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LispKit Markdown

Library (lispkit markdown) provides an API for programmatically constructing Markdown documents, for parsing strings in Markdown format, as well as for mapping Markdown documents into corresponding HTML. The Markdown syntax supported by this library is based on the CommonMark Markdown specification.

Data Model

Markdown documents are represented using an abstract syntax that is implemented by three algebraic datatypes block, list-item, and inline, via define-datatype of library (lispkit datatype).

Blocks

At the top-level, a Markdown document consist of a list of blocks. The following recursively defined datatype shows all the supported block types as variants of type block.


(define-datatype block markdown-block?
  (document blocks)
      where (markdown-blocks? blocks)
  (blockquote blocks)
      where (markdown-blocks? blocks)
  (list-items start tight items)
      where (and (opt fixnum? start) (markdown-list? items))
  (paragraph text)
      where (markdown-text? text)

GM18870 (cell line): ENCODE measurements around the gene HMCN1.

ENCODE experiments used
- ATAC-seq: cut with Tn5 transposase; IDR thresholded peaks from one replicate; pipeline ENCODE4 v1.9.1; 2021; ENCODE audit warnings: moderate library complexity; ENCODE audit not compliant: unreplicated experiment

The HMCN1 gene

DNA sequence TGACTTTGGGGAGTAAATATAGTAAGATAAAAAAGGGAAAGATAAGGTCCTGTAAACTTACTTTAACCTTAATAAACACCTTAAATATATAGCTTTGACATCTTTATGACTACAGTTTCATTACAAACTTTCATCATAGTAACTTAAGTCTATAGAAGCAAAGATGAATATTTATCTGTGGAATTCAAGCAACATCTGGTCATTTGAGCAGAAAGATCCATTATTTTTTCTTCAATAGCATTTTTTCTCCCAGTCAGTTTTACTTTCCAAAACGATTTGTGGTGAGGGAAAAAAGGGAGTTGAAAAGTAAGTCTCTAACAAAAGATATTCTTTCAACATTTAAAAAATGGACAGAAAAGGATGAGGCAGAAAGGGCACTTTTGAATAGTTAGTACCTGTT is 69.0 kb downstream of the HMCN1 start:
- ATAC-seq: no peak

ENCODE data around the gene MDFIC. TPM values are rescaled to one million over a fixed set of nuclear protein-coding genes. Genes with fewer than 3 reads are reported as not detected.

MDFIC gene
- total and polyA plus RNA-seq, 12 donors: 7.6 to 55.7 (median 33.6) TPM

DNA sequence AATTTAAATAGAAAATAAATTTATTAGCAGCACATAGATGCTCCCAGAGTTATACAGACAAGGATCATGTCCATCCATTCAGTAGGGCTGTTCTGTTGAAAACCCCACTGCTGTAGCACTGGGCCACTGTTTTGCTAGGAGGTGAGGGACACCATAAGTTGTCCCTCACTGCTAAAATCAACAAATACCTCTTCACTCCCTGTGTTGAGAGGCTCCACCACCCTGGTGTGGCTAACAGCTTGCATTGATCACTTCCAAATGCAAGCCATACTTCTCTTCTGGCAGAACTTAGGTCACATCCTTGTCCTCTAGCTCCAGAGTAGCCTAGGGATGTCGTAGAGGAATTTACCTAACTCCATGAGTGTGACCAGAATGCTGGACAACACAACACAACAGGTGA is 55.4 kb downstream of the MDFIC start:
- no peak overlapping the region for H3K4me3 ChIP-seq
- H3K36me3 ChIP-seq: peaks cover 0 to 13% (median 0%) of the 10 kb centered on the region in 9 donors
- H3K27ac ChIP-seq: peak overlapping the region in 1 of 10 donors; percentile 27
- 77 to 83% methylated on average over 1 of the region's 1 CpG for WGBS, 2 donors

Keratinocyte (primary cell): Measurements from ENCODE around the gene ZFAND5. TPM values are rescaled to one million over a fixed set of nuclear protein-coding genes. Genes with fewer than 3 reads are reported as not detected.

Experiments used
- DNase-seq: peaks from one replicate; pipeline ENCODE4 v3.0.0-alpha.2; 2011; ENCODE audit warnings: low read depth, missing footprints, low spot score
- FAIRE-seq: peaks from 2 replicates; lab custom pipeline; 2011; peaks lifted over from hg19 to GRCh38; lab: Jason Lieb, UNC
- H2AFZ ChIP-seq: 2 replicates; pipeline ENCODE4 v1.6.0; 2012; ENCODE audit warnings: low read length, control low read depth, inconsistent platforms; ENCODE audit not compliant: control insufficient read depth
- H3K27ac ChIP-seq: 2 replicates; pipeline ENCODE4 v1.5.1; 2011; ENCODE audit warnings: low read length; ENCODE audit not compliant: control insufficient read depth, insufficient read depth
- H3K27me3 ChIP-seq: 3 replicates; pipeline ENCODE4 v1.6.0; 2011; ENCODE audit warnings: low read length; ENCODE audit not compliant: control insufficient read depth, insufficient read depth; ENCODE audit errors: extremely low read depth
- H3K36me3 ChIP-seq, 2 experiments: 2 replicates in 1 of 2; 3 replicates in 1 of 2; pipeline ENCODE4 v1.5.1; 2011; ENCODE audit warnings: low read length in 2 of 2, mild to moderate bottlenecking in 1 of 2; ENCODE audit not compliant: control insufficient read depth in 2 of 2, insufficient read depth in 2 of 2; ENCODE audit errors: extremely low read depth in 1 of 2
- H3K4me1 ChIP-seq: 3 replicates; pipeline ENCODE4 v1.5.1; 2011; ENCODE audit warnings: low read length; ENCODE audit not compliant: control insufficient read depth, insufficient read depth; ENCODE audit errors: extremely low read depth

(heading level text)
      where (and (fixnum? level) (markdown-text? text))
  (indented-code lines)
      where (every? string? lines)
  (fenced-code lang lines)
      where (and (opt string? lang) (every? string? lines))
  (html-block lines)
      where (every? string? lines)
  (reference-def label dest title)
      where (and (string? label) (string? dest) (every? string? title))
  (thematic-break))

(document blocks) represents a full Markdown document consisting of a list of blocks. (blockquote blocks) represents a blockquote block which itself has a list of sub-blocks. (list-items start tight items) defines either a bullet list or an ordered list. start is #f for bullet lists and defines the first item number for ordered lists. tight is a boolean which is #f if this is a loose list (with vertical spacing between the list items). items is a list of list items of type list-item as defined as follows:


(define-datatype list-item markdown-list-item?
  (bullet ch tight? blocks)
      where (and (char? ch) (markdown-blocks? blocks))
  (ordered num ch tight? blocks)
      where (and (fixnum? num) (char? ch) (markdown-blocks? blocks)))